18 June 2020

No news is good

The Caribbean Sea is justifiably famous for its well over 7000 idyllic islands

They are the very definition of paradise: you are free to lie in a hammock under a coconut tree or swim in the aquamarine sea.

However, the picture of paradise hides a dirty, little secret - life here ain't perfect.

The Brothers Cay, in the southern part of the Caribbean off the coast of Colombia, is named for two brothers who died in unfortunate circumstances many years apart over a century ago.

The first to die was a young boy, a toddler, killed by a falling coconut. This threw the island into mourning for some weeks. And for months afterwards, mothers and others would encourage everyone to not linger under dangerous coconut trees. 

After a year or so however, life returned to normal, people stopped worrying and returned to relaxing and playing in the shade of coconut trees, and enjoying their idyllic life.

The toddler's brother grew to be a well-respected elder, but fifty years after the death of his brother by coconut, this man was killed in a shark attack while he swam in the aquamarine blue sea. 

There were months of mourning, and for this period and months beyond, mothers and others were again particularly vigilant, and everyone was discouraged from entering the water.

After a year or so, life returned to normal, people stopped worrying and returned to swimming and frolicking in the aquamarine blue seas, and enjoying their idyllic life.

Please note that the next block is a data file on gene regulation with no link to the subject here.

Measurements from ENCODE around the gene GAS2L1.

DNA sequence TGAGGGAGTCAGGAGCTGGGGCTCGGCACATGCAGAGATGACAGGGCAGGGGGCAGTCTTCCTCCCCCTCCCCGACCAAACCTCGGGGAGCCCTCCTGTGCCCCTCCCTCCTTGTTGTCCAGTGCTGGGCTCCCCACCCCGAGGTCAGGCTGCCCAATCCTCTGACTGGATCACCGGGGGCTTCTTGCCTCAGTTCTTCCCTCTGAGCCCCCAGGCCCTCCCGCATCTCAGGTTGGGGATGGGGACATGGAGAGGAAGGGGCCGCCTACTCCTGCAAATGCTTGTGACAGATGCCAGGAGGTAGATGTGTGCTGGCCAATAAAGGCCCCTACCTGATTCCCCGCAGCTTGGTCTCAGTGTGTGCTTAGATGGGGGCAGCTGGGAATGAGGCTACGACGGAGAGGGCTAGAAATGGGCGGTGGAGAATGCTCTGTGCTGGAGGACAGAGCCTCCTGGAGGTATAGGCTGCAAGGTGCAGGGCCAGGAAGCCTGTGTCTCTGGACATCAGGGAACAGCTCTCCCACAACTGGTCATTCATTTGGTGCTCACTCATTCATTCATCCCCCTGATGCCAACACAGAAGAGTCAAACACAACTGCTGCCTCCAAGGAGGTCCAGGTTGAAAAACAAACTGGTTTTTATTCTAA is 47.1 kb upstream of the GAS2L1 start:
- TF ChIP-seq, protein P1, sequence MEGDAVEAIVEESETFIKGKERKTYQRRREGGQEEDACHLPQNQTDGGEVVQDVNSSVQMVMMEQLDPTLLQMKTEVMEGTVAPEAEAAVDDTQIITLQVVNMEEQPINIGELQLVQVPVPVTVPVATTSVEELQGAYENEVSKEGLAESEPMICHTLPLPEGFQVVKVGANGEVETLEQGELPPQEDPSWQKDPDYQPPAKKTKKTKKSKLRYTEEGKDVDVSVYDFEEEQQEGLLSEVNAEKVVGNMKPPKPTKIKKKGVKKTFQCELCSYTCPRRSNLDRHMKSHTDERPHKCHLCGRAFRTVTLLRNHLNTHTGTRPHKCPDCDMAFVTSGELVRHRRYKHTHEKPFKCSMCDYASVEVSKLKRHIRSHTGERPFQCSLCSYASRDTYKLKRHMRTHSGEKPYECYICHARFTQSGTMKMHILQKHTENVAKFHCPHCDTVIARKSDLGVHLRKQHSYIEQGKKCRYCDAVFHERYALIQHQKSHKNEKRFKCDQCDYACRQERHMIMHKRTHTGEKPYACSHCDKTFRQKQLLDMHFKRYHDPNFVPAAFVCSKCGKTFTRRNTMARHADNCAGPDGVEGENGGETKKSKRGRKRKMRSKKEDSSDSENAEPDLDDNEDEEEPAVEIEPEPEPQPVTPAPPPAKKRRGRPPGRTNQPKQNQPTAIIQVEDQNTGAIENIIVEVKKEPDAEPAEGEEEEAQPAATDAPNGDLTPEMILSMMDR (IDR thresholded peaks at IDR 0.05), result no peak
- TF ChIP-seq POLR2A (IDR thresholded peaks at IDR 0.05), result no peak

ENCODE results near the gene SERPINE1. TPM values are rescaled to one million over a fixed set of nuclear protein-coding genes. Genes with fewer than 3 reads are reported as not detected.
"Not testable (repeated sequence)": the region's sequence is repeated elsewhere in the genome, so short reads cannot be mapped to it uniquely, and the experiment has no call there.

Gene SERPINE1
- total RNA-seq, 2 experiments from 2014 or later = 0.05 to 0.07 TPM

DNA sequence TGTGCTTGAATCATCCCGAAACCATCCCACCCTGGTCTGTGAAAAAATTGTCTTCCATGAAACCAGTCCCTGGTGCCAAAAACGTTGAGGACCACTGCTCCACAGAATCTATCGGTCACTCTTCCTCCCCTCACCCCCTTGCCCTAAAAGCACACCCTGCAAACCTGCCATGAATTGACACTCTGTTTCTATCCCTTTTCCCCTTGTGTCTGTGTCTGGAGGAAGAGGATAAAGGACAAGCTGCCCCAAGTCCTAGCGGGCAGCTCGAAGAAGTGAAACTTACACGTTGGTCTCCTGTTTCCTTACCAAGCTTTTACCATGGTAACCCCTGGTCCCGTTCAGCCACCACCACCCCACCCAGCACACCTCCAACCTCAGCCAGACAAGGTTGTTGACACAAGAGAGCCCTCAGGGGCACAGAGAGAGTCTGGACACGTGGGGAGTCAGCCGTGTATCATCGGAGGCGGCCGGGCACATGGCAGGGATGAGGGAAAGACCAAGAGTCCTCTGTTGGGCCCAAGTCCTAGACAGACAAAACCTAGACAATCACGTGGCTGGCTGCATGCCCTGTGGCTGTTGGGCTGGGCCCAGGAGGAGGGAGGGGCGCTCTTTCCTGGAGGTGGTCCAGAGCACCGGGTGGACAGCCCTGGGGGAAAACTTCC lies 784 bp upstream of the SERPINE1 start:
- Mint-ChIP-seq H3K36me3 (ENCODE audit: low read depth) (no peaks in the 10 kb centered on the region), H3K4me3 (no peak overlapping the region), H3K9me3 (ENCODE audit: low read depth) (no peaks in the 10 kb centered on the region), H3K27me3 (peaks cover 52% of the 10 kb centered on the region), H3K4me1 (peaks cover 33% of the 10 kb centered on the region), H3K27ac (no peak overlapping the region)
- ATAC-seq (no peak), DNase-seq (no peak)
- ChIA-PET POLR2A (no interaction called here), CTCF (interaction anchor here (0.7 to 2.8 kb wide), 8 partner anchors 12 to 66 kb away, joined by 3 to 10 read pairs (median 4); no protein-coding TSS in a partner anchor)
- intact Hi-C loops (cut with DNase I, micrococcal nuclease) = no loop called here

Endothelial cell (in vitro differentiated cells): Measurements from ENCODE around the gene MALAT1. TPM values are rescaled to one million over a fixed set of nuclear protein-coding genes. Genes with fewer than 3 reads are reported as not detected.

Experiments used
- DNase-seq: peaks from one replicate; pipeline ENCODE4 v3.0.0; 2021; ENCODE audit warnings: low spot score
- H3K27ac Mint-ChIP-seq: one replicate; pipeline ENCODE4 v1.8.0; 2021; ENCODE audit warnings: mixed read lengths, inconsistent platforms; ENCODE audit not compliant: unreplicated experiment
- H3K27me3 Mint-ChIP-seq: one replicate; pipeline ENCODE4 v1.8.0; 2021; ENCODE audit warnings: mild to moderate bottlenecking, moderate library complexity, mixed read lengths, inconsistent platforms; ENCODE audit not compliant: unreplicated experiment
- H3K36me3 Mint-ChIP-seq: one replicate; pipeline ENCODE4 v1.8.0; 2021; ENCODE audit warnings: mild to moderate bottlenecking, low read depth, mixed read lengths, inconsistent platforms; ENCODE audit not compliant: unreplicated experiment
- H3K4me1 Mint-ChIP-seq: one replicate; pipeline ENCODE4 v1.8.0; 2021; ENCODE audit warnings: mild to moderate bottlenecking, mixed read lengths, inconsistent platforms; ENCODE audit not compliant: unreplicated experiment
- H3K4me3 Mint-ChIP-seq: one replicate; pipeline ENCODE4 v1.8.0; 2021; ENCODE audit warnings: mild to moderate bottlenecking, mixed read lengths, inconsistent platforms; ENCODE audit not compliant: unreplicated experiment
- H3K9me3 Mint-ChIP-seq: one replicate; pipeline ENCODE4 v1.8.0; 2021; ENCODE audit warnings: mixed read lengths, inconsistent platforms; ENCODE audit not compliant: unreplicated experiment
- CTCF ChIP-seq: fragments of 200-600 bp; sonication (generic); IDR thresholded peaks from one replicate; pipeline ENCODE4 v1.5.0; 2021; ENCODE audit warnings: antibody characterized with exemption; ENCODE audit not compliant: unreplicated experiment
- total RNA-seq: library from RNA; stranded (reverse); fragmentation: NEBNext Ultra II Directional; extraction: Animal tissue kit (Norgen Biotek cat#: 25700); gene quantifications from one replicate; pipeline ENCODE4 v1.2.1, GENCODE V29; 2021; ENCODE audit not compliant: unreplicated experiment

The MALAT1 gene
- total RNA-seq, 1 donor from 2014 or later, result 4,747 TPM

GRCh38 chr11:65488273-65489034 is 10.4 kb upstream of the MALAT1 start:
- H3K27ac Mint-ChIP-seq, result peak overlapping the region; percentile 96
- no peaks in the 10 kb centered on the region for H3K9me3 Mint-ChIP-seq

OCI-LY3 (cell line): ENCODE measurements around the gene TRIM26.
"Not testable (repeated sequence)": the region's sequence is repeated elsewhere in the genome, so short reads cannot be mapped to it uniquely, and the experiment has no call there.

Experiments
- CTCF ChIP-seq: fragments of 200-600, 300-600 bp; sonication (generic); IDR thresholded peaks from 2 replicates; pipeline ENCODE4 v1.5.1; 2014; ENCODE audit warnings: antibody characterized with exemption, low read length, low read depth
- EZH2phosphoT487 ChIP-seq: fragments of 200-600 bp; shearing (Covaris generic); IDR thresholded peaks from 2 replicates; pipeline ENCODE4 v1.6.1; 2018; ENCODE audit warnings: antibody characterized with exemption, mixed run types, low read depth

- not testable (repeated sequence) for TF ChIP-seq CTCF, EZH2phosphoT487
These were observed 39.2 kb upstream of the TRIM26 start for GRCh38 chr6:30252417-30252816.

Unfortunately, the threat of unprovoked attacks by coconuts and sharks is present on all the inhabited islands of the Caribbean. Fortunately, it is exceedingly rare. 

Most live long, happy lives. This is life in the Caribbean. A paradise - but with an occasional case of bad luck.

The idyllic life was destroyed in 1980, when the CNN (or Caribbean News Network) was launched.

The CNN offered everyone an opportunity to be up to date with all the news of the Caribbean.

The 7000+ islands of the Caribbean eagerly signed up as subscribers.

However, the good stories were not that interesting: the weather was gorgeous, the food was delicious, the water was delightful, and the people laughed and played. 

If you have seen one paradise, you have seen them all. This was not news.

What was news was when things went wrong - like the incidents involving the brothers in whose memory Brothers Cay was named. Tragic events proved to be great news. 

Death by coconut or shark attack occurred about twice every 50 years in each of the 7000 plus islands. 

CNN was publishing nearly 300 stories about untimely deaths in paradise every year. 

Paradise lost its pearly lustre with the nearly constant stream of tragedy being broadcast by the CNN. The news business boomed; and people's fears bloomed.

Mothers and others on all islands were constantly alerted to the risks they faced, and were constantly warning everyone away from lingering under coconut trees and swimming in the aquamarine blue sea.

The islanders were constantly stressed, depressed, fearful, frightened, concerned, worried, scared and generally unhappy. 

There were of course a number of cures for this anxiety. One cure was to rest up in a hammock tied between two coconut trees. 

Another cure was to take a swim in the aquamarine sea.

But both of these options were now 'dangerous', and mothers and others discouraged anyone from doing either.

CNN became a typhoon Mary spreading stories of catastrophe like a contagion through out the Caribbean people. The infestation of bad news killed the positive spirit of the people.

In paradise, there is no news. Not because there are no stories, but because ignorance is idyllic.

No news is good.

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